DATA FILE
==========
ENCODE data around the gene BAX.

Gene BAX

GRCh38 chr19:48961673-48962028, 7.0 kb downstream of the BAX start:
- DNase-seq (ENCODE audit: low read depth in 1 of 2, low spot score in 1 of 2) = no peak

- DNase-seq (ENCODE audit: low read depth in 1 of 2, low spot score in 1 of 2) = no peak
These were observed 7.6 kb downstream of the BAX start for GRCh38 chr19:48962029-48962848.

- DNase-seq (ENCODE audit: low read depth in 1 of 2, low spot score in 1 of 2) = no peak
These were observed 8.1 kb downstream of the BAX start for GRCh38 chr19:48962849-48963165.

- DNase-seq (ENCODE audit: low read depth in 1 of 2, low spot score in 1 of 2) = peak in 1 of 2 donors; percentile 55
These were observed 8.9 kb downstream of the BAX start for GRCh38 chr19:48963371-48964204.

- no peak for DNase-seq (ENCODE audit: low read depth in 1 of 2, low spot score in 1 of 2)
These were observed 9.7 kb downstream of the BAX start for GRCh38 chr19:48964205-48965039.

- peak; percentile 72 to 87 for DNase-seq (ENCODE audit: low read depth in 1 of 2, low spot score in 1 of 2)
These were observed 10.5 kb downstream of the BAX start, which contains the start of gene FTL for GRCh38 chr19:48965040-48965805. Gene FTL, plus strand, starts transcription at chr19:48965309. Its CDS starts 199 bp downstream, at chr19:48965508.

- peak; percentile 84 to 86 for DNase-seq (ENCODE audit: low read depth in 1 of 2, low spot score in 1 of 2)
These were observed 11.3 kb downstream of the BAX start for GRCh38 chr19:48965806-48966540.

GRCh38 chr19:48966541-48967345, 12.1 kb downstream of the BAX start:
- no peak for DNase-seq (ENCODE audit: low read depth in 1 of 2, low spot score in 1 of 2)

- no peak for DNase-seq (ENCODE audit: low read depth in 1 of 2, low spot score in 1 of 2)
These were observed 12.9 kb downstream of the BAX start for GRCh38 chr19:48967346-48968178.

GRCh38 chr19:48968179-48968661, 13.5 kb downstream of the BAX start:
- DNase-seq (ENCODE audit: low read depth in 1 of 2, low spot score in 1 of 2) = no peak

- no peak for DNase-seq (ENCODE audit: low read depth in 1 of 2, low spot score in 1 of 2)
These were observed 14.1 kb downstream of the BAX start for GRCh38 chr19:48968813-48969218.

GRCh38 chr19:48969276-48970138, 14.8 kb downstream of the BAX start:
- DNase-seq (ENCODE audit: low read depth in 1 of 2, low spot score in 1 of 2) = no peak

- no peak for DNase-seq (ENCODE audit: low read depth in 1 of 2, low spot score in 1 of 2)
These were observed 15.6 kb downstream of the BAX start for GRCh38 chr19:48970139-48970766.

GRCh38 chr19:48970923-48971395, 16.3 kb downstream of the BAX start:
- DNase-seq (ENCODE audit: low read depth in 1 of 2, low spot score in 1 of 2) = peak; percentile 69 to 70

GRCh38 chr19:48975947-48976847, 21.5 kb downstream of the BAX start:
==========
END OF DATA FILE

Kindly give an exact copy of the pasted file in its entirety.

ENCODE data around the gene BAX.

Gene BAX

GRCh38 chr19:48961673-48962028, 7.0 kb downstream of the BAX start:
- DNase-seq (ENCODE audit: low read depth in 1 of 2, low spot score in 1 of 2) = no peak

- DNase-seq (ENCODE audit: low read depth in 1 of 2, low spot score in 1 of 2) = no peak
These were observed 7.6 kb downstream of the BAX start for GRCh38 chr19:48962029-48962848.

- DNase-seq (ENCODE audit: low read depth in 1 of 2, low spot score in 1 of 2) = no peak
These were observed 8.1 kb downstream of the BAX start for GRCh38 chr19:48962849-48963165.

- DNase-seq (ENCODE audit: low read depth in 1 of 2, low spot score in 1 of 2) = peak in 1 of 2 donors; percentile 55
These were observed 8.9 kb downstream of the BAX start for GRCh38 chr19:48963371-48964204.

- no peak for DNase-seq (ENCODE audit: low read depth in 1 of 2, low spot score in 1 of 2)
These were observed 9.7 kb downstream of the BAX start for GRCh38 chr19:48964205-48965039.

- peak; percentile 72 to 87 for DNase-seq (ENCODE audit: low read depth in 1 of 2, low spot score in 1 of 2)
These were observed 10.5 kb downstream of the BAX start, which contains the start of gene FTL for GRCh38 chr19:48965040-48965805. Gene FTL, plus strand, starts transcription at chr19:48965309. Its CDS starts 199 bp downstream, at chr19:48965508.

- peak; percentile 84 to 86 for DNase-seq (ENCODE audit: low read depth in 1 of 2, low spot score in 1 of 2)
These were observed 11.3 kb downstream of the BAX start for GRCh38 chr19:48965806-48966540.

GRCh38 chr19:48966541-48967345, 12.1 kb downstream of the BAX start:
- no peak for DNase-seq (ENCODE audit: low read depth in 1 of 2, low spot score in 1 of 2)

- no peak for DNase-seq (ENCODE audit: low read depth in 1 of 2, low spot score in 1 of 2)
These were observed 12.9 kb downstream of the BAX start for GRCh38 chr19:48967346-48968178.

GRCh38 chr19:48968179-48968661, 13.5 kb downstream of the BAX start:
- DNase-seq (ENCODE audit: low read depth in 1 of 2, low spot score in 1 of 2) = no peak

- no peak for DNase-seq (ENCODE audit: low read depth in 1 of 2, low spot score in 1 of 2)
These were observed 14.1 kb downstream of the BAX start for GRCh38 chr19:48968813-48969218.

GRCh38 chr19:48969276-48970138, 14.8 kb downstream of the BAX start:
- DNase-seq (ENCODE audit: low read depth in 1 of 2, low spot score in 1 of 2) = no peak

- no peak for DNase-seq (ENCODE audit: low read depth in 1 of 2, low spot score in 1 of 2)
These were observed 15.6 kb downstream of the BAX start for GRCh38 chr19:48970139-48970766.

GRCh38 chr19:48970923-48971395, 16.3 kb downstream of the BAX start:
- DNase-seq (ENCODE audit: low read depth in 1 of 2, low spot score in 1 of 2) = peak; percentile 69 to 70

GRCh38 chr19:48975947-48976847, 21.5 kb downstream of the BAX start: